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Photo: Jean-Philippe Ksiazek/AFP via Getty Images

Pfizer and BioNTech announced Thursday that their COVID-19 vaccine was 91.3% effective at protecting against symptomatic disease up to six months after the second dose, with no serious safety concerns, according to an updated analysis of clinical trial results.

Why it matters: Real-world and trial data continue to indicate that the vaccine is highly effective, especially against COVID-19 hospitalization and death. The companies said updated trial results showed the vaccine offered 100% protection against severe disease as defined by the CDC, and 95.3% as defined by the FDA.

Details: 927 symptomatic COVID-19 cases were detected among the trial's 46,307 participants — 850 of which came from the placebo group and 77 of which came from the vaccine group.

  • 32 cases of severe disease as defined by the CDC were observed in the placebo group, and none were observed in the vaccine group.
  • Researchers found no serious safety concerns in trial participants up to six months after the second dose, and the side effects were consistent with previously reported results.

What they're saying: “It is an important step to further confirm the strong efficacy and good safety data we have seen so far, especially in a longer-term follow-up,” said BioNTech co-founder and CEO Ugur Sahin.

  • “These data also provide the first clinical results that a vaccine can effectively protect against currently circulating variants, a critical factor to reach herd immunity and end this pandemic for the global population," he added.

What's next: Pfizer CEO Albert Bourla said the amount of data collected from the trial puts the companies in a position to file for full FDA approval, after winning an emergency use authorization in December.

Go deeper

Mar 31, 2021 - Health

COVID-19 was the third-leading cause of death in the U.S. in 2020

Expand chart
Data: CDC; Chart: Axios Visuals

COVID-19 was an underlying cause associated with approximately 345,000 deaths during 2020, making it the third-leading cause of death behind heart disease and cancer, two new CDC reports on preliminary mortality data show.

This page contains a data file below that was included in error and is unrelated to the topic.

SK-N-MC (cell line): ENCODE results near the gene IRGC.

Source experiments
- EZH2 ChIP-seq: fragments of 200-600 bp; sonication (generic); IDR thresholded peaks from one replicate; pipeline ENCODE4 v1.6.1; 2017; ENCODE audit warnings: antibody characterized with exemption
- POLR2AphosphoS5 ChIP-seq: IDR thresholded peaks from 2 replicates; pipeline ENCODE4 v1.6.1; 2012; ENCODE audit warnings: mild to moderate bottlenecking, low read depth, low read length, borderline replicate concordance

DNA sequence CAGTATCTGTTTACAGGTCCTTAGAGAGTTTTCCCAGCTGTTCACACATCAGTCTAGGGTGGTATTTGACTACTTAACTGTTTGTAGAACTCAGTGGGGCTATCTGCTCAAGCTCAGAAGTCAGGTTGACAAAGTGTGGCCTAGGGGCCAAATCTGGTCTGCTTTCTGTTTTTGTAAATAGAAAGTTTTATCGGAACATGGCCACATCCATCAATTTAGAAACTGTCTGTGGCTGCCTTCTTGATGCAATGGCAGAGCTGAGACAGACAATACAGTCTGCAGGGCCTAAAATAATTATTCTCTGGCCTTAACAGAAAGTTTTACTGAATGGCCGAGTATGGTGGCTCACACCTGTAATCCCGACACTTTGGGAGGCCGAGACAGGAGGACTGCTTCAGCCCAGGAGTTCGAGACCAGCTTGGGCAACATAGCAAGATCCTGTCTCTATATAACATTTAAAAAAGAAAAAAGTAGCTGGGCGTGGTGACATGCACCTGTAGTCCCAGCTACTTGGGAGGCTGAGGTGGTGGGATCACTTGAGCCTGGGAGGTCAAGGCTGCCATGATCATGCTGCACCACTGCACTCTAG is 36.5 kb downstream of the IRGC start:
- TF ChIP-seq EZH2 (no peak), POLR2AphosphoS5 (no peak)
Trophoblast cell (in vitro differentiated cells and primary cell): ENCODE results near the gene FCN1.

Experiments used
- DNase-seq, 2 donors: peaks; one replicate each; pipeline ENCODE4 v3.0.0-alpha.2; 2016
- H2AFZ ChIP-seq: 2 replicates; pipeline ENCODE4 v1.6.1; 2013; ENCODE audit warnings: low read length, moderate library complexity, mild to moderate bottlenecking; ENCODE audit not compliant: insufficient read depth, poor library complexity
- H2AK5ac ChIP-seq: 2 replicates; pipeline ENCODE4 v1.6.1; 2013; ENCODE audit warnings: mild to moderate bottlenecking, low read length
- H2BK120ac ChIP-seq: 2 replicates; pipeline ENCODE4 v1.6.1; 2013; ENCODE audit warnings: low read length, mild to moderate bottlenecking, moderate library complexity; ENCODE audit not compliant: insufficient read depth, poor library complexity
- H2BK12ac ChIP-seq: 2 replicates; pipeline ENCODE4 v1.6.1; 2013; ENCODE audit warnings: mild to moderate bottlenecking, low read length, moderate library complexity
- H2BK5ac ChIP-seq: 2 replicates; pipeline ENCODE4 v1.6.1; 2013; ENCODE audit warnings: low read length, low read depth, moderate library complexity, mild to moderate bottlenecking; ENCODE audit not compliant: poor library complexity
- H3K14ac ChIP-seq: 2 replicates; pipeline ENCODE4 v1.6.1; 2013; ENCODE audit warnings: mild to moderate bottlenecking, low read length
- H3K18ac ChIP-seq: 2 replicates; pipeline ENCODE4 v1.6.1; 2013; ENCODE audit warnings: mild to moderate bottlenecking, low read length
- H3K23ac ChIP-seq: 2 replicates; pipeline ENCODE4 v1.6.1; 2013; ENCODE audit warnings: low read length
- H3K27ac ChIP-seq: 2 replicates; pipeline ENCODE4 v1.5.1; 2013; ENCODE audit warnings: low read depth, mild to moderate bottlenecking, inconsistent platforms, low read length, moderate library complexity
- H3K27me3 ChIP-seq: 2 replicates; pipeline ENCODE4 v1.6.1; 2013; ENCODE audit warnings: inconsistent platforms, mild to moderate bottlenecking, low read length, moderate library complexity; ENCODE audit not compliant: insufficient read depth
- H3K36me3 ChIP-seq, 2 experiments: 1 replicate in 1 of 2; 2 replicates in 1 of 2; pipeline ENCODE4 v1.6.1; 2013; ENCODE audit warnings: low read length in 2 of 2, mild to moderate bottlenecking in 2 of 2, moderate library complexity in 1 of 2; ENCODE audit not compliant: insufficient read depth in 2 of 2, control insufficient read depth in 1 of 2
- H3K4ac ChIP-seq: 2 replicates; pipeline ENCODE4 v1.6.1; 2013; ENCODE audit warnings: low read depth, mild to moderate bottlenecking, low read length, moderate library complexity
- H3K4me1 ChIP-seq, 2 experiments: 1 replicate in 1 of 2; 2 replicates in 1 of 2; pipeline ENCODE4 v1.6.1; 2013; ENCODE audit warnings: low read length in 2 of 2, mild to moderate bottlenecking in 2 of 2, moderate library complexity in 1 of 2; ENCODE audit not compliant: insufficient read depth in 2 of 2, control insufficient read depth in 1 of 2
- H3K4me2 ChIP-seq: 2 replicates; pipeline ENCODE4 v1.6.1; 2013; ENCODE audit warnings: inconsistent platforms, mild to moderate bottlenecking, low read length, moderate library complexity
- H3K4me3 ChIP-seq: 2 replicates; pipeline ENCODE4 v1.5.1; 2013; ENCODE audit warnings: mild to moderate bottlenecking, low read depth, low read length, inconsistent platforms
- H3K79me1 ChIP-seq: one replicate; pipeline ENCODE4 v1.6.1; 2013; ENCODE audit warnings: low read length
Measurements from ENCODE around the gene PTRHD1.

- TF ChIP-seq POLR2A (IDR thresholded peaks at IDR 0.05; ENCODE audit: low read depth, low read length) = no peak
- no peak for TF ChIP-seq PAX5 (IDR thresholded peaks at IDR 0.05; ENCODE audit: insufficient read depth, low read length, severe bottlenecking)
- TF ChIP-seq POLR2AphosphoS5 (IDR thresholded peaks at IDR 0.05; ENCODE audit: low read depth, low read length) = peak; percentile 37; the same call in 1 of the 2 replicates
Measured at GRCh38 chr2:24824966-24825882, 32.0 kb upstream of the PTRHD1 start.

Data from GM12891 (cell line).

Why it matters: The estimated death rate increased by nearly 16% from 2019, with mortality highest among older people, men or people from disproportionately affected racial and ethnic minority groups.

Updated 20 hours ago - Politics & Policy

Coronavirus dashboard

Illustration: Aïda Amer/Axios

  1. Vaccines: Key FDA committee takes on the big booster question — Los Angeles County to require vaccination proof at indoor bars — France suspends 3,000 unvaccinated health workers without pay.
  2. Health: Worsening crisis at Rikers Island jail spurs call for action — 1 in 500 Americans has died — Cases are falling, but deaths are rising.
  3. Politics: White House invites call with Nicki Minaj to discuss vaccine — Gottlieb says CDC hampered U.S. response — 26 states have limited state or local officials' public health powers.
  4. Education: Denver looks to students to close Latino vaccination gap — Federal judge temporarily blocks Iowa's ban on mask mandates in schools — Massachusetts activates National Guard to help with school transportation.
  5. Variant tracker: Where different strains are spreading.
Mar 31, 2021 - Health

Baltimore plant ruins 15 million Johnson & Johnson coronavirus vaccines

Vials of Johnson & Johnson's coronavirus vaccine in Oakland, California, on March 26. Photo: Gabrielle Lurie/The San Francisco Chronicle via Getty Images

A Baltimore plant run by Emergent BioSolutions that produces coronavirus vaccines ruined a batch of Johnson & Johnson’s vaccine, according to a statement released by Johnson & Johnson Wednesday.

Why it matters: The plant, which was projected to produce and ship tens of millions of Johnson & Johnson doses next month, must now cease producing the one-dose vaccine while the Food and Drug Administration investigates the error, the New York Times first reported. Axios confirmed the report is accurate.